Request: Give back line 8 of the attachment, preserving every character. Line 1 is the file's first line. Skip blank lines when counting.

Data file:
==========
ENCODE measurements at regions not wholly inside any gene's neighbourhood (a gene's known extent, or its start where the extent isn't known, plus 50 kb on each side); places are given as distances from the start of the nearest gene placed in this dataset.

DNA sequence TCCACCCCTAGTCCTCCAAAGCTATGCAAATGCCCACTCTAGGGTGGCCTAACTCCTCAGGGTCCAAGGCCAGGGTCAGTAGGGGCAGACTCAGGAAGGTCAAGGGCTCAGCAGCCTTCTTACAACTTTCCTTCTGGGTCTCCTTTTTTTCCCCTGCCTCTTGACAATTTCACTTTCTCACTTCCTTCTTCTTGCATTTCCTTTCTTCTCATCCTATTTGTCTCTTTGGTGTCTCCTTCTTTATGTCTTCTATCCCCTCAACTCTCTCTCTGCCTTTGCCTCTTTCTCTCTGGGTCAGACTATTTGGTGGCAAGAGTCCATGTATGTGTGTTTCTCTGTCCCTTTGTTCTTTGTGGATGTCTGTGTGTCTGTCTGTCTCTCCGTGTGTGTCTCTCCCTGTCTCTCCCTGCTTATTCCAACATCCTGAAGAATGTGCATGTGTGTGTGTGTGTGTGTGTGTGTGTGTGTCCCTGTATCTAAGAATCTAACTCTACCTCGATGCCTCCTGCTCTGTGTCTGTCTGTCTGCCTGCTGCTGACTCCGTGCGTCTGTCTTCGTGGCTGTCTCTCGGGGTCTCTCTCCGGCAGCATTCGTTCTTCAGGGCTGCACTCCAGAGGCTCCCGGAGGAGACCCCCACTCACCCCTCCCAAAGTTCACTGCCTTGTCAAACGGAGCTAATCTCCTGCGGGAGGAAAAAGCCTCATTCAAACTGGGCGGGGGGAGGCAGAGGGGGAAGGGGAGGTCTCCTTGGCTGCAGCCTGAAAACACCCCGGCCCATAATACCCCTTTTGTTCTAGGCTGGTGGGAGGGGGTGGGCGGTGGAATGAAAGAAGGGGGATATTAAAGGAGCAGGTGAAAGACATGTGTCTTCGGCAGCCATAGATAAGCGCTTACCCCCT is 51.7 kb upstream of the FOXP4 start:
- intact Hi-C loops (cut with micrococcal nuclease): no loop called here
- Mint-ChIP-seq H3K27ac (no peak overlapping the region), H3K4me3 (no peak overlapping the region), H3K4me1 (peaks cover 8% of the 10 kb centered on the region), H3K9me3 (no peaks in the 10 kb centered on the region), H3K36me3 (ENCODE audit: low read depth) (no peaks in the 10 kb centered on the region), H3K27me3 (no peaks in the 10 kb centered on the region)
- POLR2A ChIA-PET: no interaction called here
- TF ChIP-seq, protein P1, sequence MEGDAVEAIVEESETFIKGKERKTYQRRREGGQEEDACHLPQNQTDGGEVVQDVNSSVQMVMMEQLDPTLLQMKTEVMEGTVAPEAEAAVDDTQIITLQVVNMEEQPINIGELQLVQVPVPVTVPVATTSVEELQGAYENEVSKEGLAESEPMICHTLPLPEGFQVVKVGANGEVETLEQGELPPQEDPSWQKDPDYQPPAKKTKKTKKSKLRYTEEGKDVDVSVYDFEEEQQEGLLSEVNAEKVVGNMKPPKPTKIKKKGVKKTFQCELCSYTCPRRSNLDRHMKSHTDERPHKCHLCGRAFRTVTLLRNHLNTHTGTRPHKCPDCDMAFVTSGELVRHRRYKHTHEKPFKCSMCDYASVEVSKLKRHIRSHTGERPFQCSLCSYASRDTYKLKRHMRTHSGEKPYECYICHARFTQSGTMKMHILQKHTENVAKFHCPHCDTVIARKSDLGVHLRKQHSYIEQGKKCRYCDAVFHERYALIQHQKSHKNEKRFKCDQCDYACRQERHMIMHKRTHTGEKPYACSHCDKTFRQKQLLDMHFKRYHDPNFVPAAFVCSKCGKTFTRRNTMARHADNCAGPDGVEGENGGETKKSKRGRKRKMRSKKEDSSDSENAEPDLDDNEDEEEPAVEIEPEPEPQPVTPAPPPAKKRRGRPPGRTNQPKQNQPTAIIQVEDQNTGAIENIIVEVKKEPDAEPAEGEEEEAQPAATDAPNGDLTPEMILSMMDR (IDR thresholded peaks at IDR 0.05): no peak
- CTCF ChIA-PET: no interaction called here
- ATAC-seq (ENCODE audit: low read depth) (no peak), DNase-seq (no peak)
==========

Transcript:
- ATAC-seq (ENCODE audit: low read depth) (no peak), DNase-seq (no peak)